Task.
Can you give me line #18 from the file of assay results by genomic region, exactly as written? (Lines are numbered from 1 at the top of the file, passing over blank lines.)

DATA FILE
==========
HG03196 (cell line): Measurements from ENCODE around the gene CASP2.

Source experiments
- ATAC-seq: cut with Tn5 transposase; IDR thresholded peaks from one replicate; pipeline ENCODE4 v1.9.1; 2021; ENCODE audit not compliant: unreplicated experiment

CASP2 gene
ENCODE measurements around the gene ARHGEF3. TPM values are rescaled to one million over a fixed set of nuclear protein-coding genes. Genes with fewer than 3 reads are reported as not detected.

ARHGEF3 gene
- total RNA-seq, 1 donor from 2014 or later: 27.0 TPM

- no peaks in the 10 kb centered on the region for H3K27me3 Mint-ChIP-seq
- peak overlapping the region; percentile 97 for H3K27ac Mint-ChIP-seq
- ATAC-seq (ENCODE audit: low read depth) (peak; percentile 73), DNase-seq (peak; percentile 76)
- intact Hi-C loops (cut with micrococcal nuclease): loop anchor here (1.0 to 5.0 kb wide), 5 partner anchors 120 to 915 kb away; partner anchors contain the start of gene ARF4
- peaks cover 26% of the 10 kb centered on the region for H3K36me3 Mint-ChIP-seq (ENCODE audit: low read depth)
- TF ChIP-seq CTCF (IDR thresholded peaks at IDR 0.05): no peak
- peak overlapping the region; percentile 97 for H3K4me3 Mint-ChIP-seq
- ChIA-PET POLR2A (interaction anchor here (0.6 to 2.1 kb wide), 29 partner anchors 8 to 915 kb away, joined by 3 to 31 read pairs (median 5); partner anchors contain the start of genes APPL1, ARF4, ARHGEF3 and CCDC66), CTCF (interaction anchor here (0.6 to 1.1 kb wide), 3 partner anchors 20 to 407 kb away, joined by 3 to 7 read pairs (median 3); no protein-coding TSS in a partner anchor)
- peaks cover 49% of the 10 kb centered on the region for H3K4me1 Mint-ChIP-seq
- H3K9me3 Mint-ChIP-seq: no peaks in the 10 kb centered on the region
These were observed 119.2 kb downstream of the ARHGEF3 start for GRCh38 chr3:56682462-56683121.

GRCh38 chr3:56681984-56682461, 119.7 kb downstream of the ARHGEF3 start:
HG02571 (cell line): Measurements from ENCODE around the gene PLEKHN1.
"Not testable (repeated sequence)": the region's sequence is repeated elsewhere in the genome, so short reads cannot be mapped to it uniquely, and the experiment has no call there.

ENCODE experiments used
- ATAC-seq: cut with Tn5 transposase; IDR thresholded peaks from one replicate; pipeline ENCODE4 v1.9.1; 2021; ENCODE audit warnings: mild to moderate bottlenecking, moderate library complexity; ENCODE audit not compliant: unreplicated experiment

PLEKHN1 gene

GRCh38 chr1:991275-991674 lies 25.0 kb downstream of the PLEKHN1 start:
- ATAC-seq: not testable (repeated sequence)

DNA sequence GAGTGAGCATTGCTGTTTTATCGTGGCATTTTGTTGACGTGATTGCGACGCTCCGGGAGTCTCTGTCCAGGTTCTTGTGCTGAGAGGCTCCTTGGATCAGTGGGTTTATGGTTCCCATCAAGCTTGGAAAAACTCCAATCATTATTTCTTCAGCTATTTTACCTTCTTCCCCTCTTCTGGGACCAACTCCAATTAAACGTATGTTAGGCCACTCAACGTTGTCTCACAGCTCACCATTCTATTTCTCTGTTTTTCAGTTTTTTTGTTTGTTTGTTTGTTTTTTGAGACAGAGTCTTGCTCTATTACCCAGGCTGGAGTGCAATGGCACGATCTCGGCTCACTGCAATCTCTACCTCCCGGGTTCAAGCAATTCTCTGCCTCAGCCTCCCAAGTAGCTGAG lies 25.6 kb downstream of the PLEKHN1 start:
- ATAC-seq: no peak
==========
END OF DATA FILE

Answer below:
These were observed 119.2 kb downstream of the ARHGEF3 start for GRCh38 chr3:56682462-56683121.